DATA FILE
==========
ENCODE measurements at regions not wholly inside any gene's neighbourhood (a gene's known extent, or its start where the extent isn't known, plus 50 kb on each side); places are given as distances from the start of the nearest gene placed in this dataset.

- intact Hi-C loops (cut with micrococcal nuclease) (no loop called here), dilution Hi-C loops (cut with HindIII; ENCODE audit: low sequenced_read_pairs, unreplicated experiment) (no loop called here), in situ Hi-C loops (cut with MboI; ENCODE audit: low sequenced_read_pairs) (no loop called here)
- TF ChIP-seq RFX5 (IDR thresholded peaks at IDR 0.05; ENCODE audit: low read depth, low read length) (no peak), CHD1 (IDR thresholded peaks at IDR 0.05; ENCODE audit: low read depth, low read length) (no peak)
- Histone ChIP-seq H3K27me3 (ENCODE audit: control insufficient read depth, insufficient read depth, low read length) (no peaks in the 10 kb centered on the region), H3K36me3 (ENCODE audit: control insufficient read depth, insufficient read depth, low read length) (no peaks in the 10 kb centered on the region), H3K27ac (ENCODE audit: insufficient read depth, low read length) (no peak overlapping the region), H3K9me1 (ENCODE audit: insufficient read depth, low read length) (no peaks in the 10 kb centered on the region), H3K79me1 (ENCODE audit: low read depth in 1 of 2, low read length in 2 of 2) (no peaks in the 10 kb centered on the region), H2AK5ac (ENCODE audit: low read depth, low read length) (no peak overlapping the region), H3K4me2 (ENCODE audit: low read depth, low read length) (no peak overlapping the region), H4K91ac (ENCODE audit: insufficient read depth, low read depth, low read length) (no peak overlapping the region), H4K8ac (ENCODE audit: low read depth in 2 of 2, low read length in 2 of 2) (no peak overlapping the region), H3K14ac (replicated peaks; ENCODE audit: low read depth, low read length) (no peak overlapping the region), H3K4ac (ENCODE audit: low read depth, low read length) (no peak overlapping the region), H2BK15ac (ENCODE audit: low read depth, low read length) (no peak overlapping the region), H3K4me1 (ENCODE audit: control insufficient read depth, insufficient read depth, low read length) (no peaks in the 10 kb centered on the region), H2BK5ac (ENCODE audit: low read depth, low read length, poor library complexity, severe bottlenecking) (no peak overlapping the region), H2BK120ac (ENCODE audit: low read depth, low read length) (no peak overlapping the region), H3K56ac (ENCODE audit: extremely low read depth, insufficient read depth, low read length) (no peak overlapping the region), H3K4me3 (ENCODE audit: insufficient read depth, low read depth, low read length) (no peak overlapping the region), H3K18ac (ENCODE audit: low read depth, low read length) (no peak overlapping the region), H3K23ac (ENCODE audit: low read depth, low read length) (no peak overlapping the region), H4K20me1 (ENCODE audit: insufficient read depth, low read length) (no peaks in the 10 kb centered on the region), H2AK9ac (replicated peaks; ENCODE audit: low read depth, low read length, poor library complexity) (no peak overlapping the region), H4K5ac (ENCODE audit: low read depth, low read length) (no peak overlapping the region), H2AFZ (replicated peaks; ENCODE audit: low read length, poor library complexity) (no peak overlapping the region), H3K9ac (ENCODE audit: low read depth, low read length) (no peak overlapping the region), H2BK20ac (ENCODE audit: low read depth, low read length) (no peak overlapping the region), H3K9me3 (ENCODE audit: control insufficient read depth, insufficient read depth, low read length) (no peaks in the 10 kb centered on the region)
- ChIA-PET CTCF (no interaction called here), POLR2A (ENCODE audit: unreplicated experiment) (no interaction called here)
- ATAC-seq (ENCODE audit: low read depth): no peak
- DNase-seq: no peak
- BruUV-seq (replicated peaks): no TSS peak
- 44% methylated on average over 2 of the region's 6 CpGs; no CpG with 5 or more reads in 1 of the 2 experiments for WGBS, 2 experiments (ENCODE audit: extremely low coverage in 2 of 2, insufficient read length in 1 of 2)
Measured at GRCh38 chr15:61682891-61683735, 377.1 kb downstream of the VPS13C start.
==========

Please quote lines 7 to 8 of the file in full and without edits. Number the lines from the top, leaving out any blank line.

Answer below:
- DNase-seq: no peak
- BruUV-seq (replicated peaks): no TSS peak